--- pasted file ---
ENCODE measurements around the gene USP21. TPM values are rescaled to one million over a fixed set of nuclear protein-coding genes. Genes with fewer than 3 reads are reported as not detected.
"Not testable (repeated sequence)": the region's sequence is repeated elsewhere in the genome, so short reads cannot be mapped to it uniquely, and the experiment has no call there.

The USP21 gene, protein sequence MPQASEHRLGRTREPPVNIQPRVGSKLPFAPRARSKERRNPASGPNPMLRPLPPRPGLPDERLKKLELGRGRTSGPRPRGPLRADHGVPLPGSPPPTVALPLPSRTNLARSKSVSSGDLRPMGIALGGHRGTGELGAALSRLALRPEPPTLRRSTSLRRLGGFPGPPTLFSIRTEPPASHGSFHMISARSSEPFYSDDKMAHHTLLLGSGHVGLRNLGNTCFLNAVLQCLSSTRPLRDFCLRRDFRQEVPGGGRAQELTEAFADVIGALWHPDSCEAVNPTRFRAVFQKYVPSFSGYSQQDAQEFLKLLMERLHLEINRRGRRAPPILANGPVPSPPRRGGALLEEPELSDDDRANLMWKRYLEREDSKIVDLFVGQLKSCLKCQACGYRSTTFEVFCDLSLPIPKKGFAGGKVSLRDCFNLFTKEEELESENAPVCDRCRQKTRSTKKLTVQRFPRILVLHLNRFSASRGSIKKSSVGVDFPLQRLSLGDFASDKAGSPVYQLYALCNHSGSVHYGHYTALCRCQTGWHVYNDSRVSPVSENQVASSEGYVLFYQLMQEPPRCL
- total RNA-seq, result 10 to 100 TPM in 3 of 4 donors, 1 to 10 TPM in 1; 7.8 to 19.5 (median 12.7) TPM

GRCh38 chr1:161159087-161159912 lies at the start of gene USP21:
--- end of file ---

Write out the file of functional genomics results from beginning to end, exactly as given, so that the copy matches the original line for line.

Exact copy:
ENCODE measurements around the gene USP21. TPM values are rescaled to one million over a fixed set of nuclear protein-coding genes. Genes with fewer than 3 reads are reported as not detected.
"Not testable (repeated sequence)": the region's sequence is repeated elsewhere in the genome, so short reads cannot be mapped to it uniquely, and the experiment has no call there.

The USP21 gene, protein sequence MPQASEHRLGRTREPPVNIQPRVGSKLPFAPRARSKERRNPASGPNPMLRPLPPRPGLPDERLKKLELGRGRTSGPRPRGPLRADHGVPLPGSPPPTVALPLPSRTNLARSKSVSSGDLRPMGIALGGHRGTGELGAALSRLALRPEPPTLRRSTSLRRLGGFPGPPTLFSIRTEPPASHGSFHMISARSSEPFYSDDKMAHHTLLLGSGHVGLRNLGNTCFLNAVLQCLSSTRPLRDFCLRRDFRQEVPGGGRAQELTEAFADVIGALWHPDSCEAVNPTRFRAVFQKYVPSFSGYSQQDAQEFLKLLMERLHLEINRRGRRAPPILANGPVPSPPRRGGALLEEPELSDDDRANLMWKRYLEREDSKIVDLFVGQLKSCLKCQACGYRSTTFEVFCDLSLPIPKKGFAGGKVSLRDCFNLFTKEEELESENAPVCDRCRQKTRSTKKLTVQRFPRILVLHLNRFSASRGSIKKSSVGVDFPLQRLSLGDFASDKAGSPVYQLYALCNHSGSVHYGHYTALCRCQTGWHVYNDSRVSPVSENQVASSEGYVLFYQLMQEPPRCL
- total RNA-seq, result 10 to 100 TPM in 3 of 4 donors, 1 to 10 TPM in 1; 7.8 to 19.5 (median 12.7) TPM

GRCh38 chr1:161159087-161159912 lies at the start of gene USP21: